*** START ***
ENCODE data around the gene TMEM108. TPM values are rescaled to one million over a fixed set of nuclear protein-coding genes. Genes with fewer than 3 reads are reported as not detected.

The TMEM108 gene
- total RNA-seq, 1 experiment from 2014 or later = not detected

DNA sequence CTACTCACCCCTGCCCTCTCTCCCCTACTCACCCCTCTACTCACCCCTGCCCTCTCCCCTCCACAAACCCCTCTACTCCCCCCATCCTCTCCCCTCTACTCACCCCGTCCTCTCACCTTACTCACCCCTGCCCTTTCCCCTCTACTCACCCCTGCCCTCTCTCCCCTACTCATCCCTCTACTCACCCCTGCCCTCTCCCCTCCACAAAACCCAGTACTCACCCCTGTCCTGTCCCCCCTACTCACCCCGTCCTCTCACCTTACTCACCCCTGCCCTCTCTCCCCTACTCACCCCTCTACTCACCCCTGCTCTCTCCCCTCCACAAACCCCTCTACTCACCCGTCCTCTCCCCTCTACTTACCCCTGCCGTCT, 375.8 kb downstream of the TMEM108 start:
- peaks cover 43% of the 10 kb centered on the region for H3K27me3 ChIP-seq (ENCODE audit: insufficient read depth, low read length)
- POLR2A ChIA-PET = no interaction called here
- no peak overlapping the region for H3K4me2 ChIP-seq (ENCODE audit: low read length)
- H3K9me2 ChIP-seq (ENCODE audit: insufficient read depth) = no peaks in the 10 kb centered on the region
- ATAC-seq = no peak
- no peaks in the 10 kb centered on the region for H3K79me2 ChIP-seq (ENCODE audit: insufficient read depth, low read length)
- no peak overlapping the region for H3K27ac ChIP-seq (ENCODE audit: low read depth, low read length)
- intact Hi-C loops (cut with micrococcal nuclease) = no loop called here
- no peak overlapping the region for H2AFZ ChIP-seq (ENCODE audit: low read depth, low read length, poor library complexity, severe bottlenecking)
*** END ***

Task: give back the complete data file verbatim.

ENCODE data around the gene TMEM108. TPM values are rescaled to one million over a fixed set of nuclear protein-coding genes. Genes with fewer than 3 reads are reported as not detected.

The TMEM108 gene
- total RNA-seq, 1 experiment from 2014 or later = not detected

DNA sequence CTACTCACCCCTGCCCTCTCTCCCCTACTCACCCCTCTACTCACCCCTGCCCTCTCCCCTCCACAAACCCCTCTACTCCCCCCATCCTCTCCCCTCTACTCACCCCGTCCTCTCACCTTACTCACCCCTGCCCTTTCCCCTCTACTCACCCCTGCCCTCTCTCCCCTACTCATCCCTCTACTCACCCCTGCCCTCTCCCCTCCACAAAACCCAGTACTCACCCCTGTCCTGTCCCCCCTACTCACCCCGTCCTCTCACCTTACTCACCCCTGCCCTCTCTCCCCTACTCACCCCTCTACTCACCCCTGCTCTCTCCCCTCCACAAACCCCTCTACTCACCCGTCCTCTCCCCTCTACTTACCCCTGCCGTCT, 375.8 kb downstream of the TMEM108 start:
- peaks cover 43% of the 10 kb centered on the region for H3K27me3 ChIP-seq (ENCODE audit: insufficient read depth, low read length)
- POLR2A ChIA-PET = no interaction called here
- no peak overlapping the region for H3K4me2 ChIP-seq (ENCODE audit: low read length)
- H3K9me2 ChIP-seq (ENCODE audit: insufficient read depth) = no peaks in the 10 kb centered on the region
- ATAC-seq = no peak
- no peaks in the 10 kb centered on the region for H3K79me2 ChIP-seq (ENCODE audit: insufficient read depth, low read length)
- no peak overlapping the region for H3K27ac ChIP-seq (ENCODE audit: low read depth, low read length)
- intact Hi-C loops (cut with micrococcal nuclease) = no loop called here
- no peak overlapping the region for H2AFZ ChIP-seq (ENCODE audit: low read depth, low read length, poor library complexity, severe bottlenecking)